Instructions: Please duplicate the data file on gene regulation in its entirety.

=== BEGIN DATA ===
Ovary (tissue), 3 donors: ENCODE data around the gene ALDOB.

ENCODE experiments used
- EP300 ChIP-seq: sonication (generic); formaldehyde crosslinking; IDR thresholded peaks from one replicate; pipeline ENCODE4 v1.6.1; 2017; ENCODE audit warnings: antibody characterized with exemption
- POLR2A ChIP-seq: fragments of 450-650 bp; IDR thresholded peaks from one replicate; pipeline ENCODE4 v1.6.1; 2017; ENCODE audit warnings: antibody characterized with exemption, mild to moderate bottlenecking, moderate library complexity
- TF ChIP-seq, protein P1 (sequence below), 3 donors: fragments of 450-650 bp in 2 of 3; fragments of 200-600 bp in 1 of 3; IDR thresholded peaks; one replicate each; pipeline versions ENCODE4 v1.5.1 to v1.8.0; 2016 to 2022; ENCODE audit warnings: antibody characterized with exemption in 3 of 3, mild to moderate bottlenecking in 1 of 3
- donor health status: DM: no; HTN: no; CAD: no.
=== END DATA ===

Ovary (tissue), 3 donors: ENCODE data around the gene ALDOB.

ENCODE experiments used
- EP300 ChIP-seq: sonication (generic); formaldehyde crosslinking; IDR thresholded peaks from one replicate; pipeline ENCODE4 v1.6.1; 2017; ENCODE audit warnings: antibody characterized with exemption
- POLR2A ChIP-seq: fragments of 450-650 bp; IDR thresholded peaks from one replicate; pipeline ENCODE4 v1.6.1; 2017; ENCODE audit warnings: antibody characterized with exemption, mild to moderate bottlenecking, moderate library complexity
- TF ChIP-seq, protein P1 (sequence below), 3 donors: fragments of 450-650 bp in 2 of 3; fragments of 200-600 bp in 1 of 3; IDR thresholded peaks; one replicate each; pipeline versions ENCODE4 v1.5.1 to v1.8.0; 2016 to 2022; ENCODE audit warnings: antibody characterized with exemption in 3 of 3, mild to moderate bottlenecking in 1 of 3
- donor health status: DM: no; HTN: no; CAD: no.